- The G-20 failed to formalize any kind of global stimulus agreement, which investors were hoping for. (I wasn’t hoping for G-wizz salvation, but they were. I think all their stimulus accomplished was to defer the pain we are now about to face, making it so much worse for the upcoming months.) Several people warned that, if the G-20 meeting was an economic dud, the stock markets would tumble. I wasn’t one of them, and didn’t bother to repeat these warnings last week. The G-20 came up with nothing, and the markets went up. Still, we know there is no salvation about to emerge from that quarter either.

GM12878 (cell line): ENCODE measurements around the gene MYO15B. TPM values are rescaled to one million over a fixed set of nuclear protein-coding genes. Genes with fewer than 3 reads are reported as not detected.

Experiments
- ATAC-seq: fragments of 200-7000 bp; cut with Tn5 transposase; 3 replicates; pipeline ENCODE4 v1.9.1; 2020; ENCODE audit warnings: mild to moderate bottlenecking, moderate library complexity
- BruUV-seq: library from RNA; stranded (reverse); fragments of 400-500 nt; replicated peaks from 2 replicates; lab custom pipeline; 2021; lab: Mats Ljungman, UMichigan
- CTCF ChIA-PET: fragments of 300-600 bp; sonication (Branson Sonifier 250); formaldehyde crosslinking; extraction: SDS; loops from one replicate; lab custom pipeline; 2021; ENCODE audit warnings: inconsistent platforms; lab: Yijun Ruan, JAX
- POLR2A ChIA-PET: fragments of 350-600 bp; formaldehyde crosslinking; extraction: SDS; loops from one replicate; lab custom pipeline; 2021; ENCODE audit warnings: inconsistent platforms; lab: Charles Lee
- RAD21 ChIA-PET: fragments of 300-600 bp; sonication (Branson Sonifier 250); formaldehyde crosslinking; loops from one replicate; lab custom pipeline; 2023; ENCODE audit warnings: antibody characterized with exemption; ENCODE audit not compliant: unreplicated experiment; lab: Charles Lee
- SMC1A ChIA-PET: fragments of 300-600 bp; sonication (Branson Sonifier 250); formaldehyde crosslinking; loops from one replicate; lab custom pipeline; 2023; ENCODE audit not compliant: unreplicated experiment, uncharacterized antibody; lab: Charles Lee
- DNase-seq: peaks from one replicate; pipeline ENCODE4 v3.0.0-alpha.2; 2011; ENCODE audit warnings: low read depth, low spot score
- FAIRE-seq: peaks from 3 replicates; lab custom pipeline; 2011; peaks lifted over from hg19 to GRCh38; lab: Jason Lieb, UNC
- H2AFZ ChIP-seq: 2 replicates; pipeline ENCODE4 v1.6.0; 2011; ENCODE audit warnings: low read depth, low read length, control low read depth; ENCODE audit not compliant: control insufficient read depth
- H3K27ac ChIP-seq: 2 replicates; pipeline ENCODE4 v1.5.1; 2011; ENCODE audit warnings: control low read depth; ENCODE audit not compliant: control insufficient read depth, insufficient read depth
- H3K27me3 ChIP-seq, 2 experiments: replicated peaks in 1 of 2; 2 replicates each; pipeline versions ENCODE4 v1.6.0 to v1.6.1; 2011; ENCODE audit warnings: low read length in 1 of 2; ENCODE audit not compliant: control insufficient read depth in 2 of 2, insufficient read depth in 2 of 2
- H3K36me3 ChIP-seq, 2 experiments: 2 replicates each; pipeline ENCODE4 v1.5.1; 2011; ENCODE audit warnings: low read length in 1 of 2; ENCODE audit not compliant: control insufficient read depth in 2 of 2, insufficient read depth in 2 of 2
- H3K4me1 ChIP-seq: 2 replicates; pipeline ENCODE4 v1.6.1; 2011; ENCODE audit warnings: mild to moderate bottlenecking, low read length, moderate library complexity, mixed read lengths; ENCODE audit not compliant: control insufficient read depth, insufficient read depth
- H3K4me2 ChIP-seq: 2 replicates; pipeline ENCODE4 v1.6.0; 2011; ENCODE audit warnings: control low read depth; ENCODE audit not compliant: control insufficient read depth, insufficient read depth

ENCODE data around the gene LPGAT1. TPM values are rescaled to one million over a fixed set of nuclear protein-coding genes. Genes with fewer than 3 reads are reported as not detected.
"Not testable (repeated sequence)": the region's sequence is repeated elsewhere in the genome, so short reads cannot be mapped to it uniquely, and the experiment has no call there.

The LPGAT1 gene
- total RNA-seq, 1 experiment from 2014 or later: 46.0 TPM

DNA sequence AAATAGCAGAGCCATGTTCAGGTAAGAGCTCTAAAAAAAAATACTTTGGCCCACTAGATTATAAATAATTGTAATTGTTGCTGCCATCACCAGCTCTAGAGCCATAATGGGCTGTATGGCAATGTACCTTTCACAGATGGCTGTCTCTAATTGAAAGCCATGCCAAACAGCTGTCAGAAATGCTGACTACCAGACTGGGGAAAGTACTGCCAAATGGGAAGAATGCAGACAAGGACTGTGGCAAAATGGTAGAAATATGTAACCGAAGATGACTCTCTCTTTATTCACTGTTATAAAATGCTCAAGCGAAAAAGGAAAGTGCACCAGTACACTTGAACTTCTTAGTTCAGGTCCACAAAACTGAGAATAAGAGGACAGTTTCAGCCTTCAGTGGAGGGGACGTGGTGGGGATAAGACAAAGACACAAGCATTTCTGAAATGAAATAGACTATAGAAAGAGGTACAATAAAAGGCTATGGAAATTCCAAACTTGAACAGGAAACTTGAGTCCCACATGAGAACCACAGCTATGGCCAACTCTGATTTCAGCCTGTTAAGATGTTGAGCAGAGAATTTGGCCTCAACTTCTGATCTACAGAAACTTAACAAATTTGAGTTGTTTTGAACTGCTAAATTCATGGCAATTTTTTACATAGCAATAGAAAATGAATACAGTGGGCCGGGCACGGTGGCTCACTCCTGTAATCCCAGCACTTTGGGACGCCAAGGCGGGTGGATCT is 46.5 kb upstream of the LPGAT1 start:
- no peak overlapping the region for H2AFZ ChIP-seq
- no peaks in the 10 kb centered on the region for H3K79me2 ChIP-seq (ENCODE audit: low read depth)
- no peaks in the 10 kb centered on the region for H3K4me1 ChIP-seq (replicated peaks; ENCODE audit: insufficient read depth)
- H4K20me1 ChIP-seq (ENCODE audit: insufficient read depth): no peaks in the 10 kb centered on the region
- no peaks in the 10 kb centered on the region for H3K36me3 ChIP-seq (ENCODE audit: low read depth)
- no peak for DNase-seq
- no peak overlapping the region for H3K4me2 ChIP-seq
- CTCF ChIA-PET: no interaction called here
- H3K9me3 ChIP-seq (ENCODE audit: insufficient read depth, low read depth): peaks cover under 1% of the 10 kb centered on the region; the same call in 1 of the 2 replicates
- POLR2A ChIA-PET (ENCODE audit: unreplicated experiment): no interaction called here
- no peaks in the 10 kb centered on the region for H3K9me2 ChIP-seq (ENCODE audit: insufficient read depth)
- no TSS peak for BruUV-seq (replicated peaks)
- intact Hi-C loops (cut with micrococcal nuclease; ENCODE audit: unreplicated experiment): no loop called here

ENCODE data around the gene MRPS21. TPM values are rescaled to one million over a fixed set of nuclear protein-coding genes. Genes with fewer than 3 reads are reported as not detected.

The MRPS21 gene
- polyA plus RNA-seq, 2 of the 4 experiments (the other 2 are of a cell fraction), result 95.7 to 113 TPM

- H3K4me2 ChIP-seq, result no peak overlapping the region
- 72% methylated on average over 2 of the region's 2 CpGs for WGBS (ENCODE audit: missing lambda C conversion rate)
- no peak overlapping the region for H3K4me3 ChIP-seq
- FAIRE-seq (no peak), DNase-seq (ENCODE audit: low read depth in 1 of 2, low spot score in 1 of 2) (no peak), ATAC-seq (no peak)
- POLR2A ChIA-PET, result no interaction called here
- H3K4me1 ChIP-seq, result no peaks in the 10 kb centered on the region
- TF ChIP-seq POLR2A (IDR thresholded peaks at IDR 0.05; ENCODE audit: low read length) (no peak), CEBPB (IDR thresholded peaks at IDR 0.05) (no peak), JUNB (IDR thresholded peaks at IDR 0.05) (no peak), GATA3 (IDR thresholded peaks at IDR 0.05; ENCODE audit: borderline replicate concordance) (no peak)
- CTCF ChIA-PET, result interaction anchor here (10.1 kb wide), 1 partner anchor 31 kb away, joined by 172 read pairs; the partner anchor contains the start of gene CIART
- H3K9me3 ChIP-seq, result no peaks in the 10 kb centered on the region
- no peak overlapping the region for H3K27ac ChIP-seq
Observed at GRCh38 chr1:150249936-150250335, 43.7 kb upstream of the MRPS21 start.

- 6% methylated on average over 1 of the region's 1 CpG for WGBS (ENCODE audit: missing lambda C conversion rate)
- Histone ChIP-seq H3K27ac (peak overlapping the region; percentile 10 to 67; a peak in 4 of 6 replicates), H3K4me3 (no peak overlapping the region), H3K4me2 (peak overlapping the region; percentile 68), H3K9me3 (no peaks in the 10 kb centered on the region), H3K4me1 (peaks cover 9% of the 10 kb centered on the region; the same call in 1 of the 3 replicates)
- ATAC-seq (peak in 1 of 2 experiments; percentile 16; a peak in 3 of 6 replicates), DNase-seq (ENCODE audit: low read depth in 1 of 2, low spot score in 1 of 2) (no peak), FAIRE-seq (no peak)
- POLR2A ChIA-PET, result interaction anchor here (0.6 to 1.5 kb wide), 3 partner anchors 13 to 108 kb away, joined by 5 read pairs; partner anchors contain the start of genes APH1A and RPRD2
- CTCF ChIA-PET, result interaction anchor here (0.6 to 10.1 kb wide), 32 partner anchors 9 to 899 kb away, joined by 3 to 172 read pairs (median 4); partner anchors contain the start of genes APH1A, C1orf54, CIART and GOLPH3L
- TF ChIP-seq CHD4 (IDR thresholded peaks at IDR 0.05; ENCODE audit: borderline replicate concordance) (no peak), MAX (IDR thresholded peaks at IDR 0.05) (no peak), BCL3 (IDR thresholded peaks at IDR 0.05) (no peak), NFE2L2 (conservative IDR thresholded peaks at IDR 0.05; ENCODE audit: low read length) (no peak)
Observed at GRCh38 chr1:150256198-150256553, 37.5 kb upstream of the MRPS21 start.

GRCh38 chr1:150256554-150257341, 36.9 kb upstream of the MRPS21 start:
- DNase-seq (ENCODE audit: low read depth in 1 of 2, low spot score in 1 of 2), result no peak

- Freddie Mac and Bank of America have returned to the hog trough of partnering to offer 3% down mortgages.That has a nasty ring to it because it was about the final step in slackening loan terms before the mortgage crisis of 2008. Stupidly low down payments were the only way the government and friends were able to keep ratcheting up housing inflation by endlessly loosening credit terms so people could qualify for ever bigger loans. (We never learn because we are greedy like that.) The good news is that Bank of America skates away free if any of these new loans default. (It’s good for them.) For the rest of us it means that the company determining whether loans should be issued has nothing at risk and walks away free. I’m sure they will screen those loans well as they did last time. Once again, BofA is protected by the quasi-government entities. (Did I just say something about how stupid we are to never learn?) Meanwhile, banks are still sitting on defaulted mortgages from the first dip of the Great Recession.